Owning your education

Owning Education

I have puzzled for a long time about a phenomenon that I encounter daily at Sudbury Valley but did not have a way to put into words. I didn’t know it was “ownership.” And I never realized how profoundly important ownership actually is! We talk about “empowerment” sometimes here, and how just a simple interaction with the Judicial Committee shows kids their empowerment, but we don’t talk much about ownership.

I often say, “I am the dumbest kid at the school.” Well, everyone knows I am not a kid, and most people know I am not particularly slow-witted (or particularly smart), whatever those words mean. I didn’t understand why I felt that it was nevertheless true, year after year, until this summer when, as often happens in life to those of us who have children, my children accidentally opened my eyes to it. I was with all three of them (and their families) for a lovely long weekend in Ashland, Oregon, in a gorgeous and enormous house. It was quite relaxing. And all of my particular children would occasionally engage in conversations that blew me away. (Not the conversations about things I know nothing of, or have the same or different viewpoints about -- those don’t blow me away.)

These were conversations about things they had read and experienced when they were children and teenagers, and sometimes things they have read or seen since. These were often the kind of analytical literary discussions that would warm the cockles of any English teacher’s heart. But they had never had English teachers. Sometimes they were talking to the next generation about them -- sometimes they were conversing with other adults or each other. And I realized something: they own everything they have ever read. They read what they wanted, for no other reason than they wanted it.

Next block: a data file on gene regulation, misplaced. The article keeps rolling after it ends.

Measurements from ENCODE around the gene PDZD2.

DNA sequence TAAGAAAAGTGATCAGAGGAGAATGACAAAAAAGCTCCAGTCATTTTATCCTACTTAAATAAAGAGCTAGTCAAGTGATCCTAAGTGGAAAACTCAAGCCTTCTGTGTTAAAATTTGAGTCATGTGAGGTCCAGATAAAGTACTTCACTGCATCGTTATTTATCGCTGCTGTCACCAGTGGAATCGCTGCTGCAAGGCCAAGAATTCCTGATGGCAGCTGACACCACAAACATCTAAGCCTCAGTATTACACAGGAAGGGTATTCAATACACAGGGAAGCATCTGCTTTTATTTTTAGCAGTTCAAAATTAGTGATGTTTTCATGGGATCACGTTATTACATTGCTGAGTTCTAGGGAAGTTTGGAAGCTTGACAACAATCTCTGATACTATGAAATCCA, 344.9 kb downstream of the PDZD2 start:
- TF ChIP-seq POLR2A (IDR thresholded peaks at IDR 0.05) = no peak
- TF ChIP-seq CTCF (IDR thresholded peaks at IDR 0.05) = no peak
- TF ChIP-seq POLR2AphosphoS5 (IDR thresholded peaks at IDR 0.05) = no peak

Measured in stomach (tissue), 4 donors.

They own Sherlock Holmes. They own Dostoyevsky. They own Shakespeare. This last became clear as the conversations about the plays at the Ashland Shakespeare Festival flourished. They didn’t have to be seeing Macbeth this year. They had only to have read it once in the past to understand the flow of it, and the complexity of each character. They were never, during all their years at Sudbury Valley -- I guess they were here about 35 years total among the three of them -- in a position to read books other people assigned. They were never told to look for themes, character development -- nothing. They just read when they wanted and what they chose. Oh, and yes, they did all the other stuff kids always do too -- even mostly!

And of course, as I realized that difference between me and them -- and it is almost a gulf -- I also realized that it applies to everything all the time. Of course. It is the ownership issue. Every child who has a Sudbury education gains the confidence that they own what they learn. Completely and forever.